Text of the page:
Looking east, Alissa and I could see the Culham Inlet and the construction work being undertaken to replace the road into the park. Serious rains in 2017 had completely washed away the road that passes over the inlet, and one would assume the new road will be designed to deal with any future flooding that may occur. Beyond the inlet, Alissa and I could also see the Hopetoun, the town we would be staying in for the evening before tackling the Hakea Trail.

Having bought some sandwiches from Hopetoun's bakery for lunch, Alissa and I decided to linger at the summit for a little longer while having our lunch. While windy and a bit warm in the Sun, the large shard-like formations on the summit provided a lot of cooling shade for us to relax and enjoy our meal.

After lunch, Alissa and I returned back to the car park as we followed the same route back down the small mountain. The walk back was mostly straightforward and easy, however the descent of the steep section near the start should not be underestimated. The loose scree made the walking even more slippery than the granite of Frenchmans Peak the previous day, and after a few close calls I actually fell over at one point. Luckily, neither I or my camera were damaged in the fall, but in hindsight I would recommend trekking poles as something worth considering for this walk.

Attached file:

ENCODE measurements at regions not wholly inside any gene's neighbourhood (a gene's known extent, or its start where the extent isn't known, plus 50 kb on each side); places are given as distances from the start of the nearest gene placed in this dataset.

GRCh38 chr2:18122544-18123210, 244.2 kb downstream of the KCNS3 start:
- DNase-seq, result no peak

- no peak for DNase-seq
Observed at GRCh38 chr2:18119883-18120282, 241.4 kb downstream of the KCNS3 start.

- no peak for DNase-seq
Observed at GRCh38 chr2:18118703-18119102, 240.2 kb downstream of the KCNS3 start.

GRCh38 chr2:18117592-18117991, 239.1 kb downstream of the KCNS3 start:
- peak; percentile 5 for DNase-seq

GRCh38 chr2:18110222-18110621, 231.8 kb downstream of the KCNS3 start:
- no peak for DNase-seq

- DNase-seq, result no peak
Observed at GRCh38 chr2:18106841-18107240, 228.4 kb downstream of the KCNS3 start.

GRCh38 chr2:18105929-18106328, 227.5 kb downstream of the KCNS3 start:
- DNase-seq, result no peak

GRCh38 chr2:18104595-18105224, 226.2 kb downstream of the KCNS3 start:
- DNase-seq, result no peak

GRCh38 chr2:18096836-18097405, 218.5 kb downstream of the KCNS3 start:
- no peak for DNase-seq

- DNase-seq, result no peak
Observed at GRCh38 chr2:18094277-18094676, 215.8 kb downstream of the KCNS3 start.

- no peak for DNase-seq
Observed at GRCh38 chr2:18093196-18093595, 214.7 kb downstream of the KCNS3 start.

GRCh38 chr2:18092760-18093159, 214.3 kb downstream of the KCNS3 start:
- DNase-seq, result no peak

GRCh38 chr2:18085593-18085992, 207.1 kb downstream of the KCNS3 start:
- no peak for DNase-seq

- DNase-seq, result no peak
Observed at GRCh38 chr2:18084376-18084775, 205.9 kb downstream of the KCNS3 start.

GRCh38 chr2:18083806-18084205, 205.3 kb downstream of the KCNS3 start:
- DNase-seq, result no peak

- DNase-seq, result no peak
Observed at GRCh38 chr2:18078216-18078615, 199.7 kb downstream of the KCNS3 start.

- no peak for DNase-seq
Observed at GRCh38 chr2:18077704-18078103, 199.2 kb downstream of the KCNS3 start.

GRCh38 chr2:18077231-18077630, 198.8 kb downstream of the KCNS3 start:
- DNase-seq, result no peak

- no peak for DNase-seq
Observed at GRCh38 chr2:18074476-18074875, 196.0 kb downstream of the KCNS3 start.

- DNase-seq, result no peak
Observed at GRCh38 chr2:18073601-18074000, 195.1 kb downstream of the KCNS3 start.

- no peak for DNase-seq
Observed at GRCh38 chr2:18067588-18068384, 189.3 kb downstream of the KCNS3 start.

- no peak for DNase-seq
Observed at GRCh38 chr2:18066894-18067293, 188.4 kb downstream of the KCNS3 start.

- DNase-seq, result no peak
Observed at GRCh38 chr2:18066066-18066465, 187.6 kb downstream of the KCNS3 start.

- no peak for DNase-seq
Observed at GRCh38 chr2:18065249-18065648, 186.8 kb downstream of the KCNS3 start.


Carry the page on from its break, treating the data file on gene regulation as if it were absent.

As with Frenchmans Peak in Cape Le Grand, the East Mt Barren walk was a short but enjoyable mountain walk - even if we did not experience it with the spectacular wildflowers of the park in Springtime. The fact the walk is pretty easy going after the first ascent makes it a walk with a lot of reward for not a great deal of effort, and it was the first mountain walk since Frenchmans Cap in Tassie that Alissa thoroughly enjoyed. This is a definite must do for visitors to Fitzgerald River, and a great way to get a sense of the unique geology and flora of one of Western Australia's greatest National Parks.